Jonah Emerson-Bell is a sculptor who lives and works in Brooklyn NY. By using a variety of materials including: found objects, bronze and neon he creates thought provoking and often humorous depictions of contemporary issues. Recently he was part of the Shadow Shop exhibition at the SFMOMA and his work was featured on the cover of the summer 2010 issue of Bookforum. He is currently involved in the Dithyrambalina project that will be opening in New Orleans in October of 2011.
Ryan Frank is a Recession Art alum, having exhibited his work in What is the Where? at the Invisible Dog last year. He is a current artist-in-residence at The Wassaic Project and has exhibited his artwork and projects in various venues throughout New York City, upstate New York and Connecticut. As a curator he organized a series of pop-up exhibitions throughout NYC with the curatorial collective Ad Nauseam Lyceum from 2006-2009. Recent curatorial projects include Ode Hotel at the Wassaic Project, Used Books at the Winkleman Gallery Curatorial Research Lab, and Reflective Landscape at the Granary, a private exhibition space in Litchfield County, CT.
Danny Ghitis (1982) was born in Cali, Colombia and emigrated to the U.S. at four-years-old. After graduating in 2006 with a B.S. in Journalism from the University of Florida, Danny interned at the South Florida Sun-Sentinel and St. Petersburg Times newspapers. He now freelances in both New York City and South Florida for a variety of clients including the New York Times. The pursuit of Danny’s elusive cultural identity informs his work, compelling him to question his surroundings and embrace constant change. He believes that strong satirical imagery can spark curiosity in every person. And that everyone, in turn, is capable of contributing to social progress.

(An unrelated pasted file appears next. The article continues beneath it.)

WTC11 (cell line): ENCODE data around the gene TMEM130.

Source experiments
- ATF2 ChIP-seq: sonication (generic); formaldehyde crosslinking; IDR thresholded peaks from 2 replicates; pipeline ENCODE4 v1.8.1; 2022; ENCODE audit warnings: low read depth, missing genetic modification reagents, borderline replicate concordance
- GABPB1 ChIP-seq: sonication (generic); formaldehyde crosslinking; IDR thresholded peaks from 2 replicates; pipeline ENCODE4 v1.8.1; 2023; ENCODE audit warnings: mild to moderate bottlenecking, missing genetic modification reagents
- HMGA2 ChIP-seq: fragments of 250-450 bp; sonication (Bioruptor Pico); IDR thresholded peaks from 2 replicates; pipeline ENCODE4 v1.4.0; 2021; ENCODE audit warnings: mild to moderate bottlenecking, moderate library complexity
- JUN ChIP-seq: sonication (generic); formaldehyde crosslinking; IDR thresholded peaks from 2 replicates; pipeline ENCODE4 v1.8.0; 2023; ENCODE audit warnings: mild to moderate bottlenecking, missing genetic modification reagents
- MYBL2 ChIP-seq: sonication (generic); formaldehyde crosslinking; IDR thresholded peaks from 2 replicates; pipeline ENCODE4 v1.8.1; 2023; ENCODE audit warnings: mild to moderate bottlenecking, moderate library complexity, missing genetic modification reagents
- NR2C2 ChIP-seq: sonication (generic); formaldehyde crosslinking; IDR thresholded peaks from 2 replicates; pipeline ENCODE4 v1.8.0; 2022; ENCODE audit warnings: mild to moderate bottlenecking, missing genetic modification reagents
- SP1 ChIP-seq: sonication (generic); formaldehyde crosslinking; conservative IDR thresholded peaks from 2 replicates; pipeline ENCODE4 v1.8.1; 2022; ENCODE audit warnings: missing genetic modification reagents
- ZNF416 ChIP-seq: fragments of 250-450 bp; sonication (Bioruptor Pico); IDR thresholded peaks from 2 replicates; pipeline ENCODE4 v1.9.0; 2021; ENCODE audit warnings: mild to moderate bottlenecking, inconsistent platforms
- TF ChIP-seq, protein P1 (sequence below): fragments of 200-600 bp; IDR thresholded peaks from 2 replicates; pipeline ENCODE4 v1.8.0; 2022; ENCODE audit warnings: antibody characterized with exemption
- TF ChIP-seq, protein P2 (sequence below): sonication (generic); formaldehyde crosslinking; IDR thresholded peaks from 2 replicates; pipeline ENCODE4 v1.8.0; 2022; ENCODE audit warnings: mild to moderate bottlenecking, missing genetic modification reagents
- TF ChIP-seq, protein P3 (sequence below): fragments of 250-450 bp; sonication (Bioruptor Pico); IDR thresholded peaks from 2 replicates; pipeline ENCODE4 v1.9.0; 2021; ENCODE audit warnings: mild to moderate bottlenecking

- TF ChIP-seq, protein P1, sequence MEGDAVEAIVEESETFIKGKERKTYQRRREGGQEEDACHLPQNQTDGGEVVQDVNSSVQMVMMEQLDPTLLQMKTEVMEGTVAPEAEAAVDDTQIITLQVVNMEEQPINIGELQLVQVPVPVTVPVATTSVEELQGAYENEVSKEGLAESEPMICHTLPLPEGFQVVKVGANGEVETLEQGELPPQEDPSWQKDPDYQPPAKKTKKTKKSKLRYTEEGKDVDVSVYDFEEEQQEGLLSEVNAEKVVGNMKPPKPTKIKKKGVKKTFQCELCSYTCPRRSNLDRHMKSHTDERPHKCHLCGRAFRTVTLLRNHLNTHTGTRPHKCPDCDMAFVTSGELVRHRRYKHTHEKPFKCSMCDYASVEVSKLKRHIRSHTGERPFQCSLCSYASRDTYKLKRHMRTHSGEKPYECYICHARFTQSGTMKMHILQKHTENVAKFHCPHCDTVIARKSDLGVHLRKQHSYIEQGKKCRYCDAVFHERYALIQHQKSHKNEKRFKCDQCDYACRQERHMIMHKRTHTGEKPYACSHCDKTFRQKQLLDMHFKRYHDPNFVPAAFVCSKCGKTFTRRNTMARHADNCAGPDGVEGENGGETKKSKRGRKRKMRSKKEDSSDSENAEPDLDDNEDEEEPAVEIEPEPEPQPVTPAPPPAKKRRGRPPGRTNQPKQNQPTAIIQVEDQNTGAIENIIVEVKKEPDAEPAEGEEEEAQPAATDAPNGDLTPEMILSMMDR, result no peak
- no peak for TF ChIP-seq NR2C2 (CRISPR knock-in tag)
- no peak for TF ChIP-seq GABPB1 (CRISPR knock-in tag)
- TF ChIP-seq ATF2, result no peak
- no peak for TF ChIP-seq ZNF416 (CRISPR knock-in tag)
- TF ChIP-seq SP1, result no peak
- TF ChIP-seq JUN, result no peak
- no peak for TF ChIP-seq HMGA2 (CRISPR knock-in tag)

Christopher Gideon was born in Royal Oak, Michigan in 1977. After moving about the Metro Detroit area, he returned to Royal Oak where he currently lives and works. He completed his graduate program at Lawrence Technological University, where he received a Master of Architecture degree in 2005. In late 2009, after over a decade working in the field of Architecture, Gideon pursued the Arts. Gideon’s work has been featured in recent exhibitions at the Spring Arts Tower, Los Angeles, CA; the New Studio A.D., Albuquerque, NM; Art Effect Gallery, Detroit, MI.
Lizzie Gill recently graduated with a B.S. in Fine Art from Skidmore College. Her concentrations include oil painting, mixed media drawing and medium format film photography. She recently opened a studio/gallery in Port Chester, NY, where she continues to pursue the concept of appropriation and her interest in acknowledging the past through its visual incorporation into the present.